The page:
Gadaa

From Wikipedia, the free encyclopedia
Jump to navigation Jump to search

Gadaa (older spelling: Gada; literally: era) is the traditional democratic system of governance used by the Oromos in Ethiopia and northern Kenya.[1] It is also practiced by the Konso and Gedeo people of southern Ethiopia. The system regulates political, economic, social and religious activities of the community.[2]

Under Gadaa, every eight years, the Oromo would choose by consensus nine leaders known as Salgan ya’ii Borana (the nine Borana assemblies).[3][4] A leader elected by the gadaa system remains in power only for 8 years, with an election taking place at the end of those 8 years.[5][6][7] Whenever an Abbaa Gadaa dies while exercising his functions, the bokkuu (the symbol of power) passes to his wife and she keeps the bokkuu and proclaims the laws.[8]

Gada System has been inscribed by UNESCO as Intangible World Heritage since 2016.[9] It is the brainchild of Oromo born in Madda Walabu, Oromia.[10][11] Oromo people regarded the system as their common heritage and as one of their major identity makers.[12] It is the system with which the Oromo People have been governing themselves in a democratic way for centuries.[13][14] As of 1990, Gadaa had active adherents among the Borana and Guji groups near the Ethiopian-Kenyan border. In 2018, The Gadaa Center at Odaa Hullee has been reinstalled after two centuries of interruption.[15] Though the Gadaa system itself is no longer widely practiced, it remains influential in Oromo society at large.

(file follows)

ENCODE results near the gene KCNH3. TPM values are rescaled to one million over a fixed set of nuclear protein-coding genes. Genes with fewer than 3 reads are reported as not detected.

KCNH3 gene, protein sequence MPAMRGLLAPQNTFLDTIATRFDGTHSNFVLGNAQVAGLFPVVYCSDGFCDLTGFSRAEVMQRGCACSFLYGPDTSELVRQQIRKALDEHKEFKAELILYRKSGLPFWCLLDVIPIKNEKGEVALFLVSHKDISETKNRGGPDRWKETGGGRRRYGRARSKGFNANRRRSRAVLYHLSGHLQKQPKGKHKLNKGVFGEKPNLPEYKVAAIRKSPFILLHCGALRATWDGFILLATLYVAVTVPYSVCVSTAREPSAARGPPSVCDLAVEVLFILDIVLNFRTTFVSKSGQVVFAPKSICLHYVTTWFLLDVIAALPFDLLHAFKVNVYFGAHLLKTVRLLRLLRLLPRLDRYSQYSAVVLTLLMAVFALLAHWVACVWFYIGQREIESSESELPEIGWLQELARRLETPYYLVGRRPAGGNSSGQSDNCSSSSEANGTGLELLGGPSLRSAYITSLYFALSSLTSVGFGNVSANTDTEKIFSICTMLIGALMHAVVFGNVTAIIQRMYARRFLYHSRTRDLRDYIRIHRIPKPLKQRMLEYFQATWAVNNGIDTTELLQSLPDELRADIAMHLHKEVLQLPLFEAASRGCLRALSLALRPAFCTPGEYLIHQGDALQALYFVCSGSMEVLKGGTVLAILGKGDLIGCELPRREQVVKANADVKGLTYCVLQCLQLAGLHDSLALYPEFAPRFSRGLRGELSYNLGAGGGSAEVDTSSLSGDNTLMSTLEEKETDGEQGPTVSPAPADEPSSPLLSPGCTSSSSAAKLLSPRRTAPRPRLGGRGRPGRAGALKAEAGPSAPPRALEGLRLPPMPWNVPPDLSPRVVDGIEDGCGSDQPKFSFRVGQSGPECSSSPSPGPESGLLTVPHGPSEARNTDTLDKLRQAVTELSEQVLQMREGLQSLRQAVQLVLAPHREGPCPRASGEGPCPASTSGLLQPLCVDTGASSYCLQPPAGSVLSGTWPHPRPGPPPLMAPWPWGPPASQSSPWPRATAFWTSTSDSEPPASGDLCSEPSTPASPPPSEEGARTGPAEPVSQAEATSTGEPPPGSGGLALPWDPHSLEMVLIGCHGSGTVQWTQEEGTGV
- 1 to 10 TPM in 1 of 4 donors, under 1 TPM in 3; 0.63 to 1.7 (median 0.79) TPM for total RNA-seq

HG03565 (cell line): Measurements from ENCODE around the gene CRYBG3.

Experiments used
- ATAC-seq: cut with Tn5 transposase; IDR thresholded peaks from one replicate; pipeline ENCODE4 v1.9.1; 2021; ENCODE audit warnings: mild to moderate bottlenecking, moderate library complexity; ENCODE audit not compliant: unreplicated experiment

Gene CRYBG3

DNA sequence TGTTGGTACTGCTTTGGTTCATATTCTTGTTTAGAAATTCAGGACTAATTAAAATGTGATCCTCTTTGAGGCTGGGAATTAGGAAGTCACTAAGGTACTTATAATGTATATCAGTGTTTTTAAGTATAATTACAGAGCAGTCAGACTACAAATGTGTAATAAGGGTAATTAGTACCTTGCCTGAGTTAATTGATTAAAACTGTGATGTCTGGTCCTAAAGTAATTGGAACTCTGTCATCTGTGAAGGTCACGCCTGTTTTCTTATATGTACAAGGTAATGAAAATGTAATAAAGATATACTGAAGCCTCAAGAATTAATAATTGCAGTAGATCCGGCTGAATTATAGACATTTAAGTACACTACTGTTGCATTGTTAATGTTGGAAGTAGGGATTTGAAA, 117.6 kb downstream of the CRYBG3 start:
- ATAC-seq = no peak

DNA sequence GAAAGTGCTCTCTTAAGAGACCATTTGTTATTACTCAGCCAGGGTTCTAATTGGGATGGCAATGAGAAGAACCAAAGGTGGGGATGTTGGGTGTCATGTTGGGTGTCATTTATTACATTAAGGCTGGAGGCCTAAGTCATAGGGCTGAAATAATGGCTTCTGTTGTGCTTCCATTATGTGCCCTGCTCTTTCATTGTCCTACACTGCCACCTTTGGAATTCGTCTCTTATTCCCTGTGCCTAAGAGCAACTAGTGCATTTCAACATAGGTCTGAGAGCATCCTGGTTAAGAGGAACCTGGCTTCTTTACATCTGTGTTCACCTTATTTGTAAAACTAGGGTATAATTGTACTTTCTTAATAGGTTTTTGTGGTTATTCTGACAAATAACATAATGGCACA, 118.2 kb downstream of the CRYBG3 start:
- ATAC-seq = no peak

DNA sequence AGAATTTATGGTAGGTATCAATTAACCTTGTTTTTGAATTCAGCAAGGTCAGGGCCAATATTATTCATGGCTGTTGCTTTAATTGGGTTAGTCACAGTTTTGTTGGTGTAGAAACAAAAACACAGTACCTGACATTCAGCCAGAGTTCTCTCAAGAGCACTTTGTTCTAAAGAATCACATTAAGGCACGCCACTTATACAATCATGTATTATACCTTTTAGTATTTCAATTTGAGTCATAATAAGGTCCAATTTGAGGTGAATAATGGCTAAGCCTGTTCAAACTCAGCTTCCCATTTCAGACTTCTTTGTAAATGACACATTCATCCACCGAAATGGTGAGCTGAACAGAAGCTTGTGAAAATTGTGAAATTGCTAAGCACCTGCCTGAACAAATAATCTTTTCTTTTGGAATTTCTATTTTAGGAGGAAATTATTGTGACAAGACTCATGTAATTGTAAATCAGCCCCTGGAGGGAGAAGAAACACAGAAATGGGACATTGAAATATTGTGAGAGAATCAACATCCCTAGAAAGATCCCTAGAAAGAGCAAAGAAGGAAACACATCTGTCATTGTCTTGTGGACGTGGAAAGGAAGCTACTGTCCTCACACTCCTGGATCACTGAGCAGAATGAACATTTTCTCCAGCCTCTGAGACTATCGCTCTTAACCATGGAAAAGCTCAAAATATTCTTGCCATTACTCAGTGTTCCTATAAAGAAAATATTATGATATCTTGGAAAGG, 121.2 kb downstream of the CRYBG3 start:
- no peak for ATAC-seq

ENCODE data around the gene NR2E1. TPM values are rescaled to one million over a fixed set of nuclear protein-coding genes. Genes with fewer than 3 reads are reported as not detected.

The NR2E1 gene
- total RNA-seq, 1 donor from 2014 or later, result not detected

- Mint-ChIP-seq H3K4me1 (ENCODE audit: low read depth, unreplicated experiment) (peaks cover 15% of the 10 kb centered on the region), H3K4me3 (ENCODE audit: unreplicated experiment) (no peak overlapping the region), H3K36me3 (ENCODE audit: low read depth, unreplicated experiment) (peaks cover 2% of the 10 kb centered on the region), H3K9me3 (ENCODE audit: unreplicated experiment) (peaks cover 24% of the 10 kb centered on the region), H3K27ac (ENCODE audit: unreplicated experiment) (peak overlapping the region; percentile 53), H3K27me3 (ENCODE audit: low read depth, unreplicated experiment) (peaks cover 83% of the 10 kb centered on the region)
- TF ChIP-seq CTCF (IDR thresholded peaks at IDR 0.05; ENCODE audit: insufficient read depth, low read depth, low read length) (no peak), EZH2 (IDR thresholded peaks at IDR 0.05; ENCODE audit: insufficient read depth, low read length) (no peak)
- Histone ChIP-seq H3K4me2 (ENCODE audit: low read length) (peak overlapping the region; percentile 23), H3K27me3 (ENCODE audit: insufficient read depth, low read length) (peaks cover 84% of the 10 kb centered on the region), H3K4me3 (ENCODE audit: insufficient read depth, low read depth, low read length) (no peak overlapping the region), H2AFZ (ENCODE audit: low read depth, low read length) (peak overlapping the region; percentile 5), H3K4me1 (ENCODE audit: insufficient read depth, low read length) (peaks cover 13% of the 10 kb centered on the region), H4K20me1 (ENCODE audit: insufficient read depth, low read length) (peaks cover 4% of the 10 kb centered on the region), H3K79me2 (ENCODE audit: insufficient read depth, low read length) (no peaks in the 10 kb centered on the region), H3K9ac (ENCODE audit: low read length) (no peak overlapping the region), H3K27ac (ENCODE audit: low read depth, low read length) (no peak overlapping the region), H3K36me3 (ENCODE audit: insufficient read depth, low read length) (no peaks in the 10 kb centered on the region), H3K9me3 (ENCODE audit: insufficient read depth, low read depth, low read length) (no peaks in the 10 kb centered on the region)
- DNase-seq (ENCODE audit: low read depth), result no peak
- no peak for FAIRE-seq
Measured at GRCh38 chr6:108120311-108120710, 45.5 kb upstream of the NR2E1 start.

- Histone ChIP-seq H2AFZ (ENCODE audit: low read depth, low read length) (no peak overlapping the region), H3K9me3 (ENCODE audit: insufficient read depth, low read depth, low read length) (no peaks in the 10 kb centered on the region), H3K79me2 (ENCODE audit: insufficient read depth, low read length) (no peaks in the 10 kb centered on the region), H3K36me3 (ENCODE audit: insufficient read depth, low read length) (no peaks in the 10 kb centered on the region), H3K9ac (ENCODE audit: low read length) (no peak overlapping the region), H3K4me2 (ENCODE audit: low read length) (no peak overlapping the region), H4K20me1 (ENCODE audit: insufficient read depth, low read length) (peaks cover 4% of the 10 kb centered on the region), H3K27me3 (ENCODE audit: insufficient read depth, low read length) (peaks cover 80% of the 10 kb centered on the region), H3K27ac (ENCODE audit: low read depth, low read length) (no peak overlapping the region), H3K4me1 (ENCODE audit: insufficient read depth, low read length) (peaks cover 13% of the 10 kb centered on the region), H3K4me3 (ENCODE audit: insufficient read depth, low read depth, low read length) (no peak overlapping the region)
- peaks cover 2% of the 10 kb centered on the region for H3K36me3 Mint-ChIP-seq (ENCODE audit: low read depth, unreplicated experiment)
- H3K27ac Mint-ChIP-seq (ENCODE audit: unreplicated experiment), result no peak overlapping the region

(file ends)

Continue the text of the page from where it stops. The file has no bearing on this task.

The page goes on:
Characteristic[edit]

Luba[edit]

Luba is the Gadaa class in which the society was structured into the peer group based on chronological age or genealogical generation. Each luba consists of all of the sons in another particular class. The entire class progresses through eleven different grades, each based on an eight-year cycle, and each with its own set of rights and responsibilities.[16]

Gadaa classes[17]
Luba Age Characters Responsibility
Daballe 0-8 Don't have real name. Cosidered as holy children and a source of blessing. No physical punishment. Identified with their hairstyle guduruu. No responsibility
Junior Gaammee 9-16 Naming ceromany called maqbaas. No political obligation. Provided with instruction in Oromo ethics and societal values. Study Oromo myth, riddles, stories of different types, geerersa, cultural songs, the family lineage and historical events.
Foollee /senior Gaammee 17-24 Learn law of Gadaa system. Hunts wild animals. Engage in military training that includes the use of horse in fighting, spear throwing, handling of shields, wrestling and defending the group to be fought. Guards leaders in power.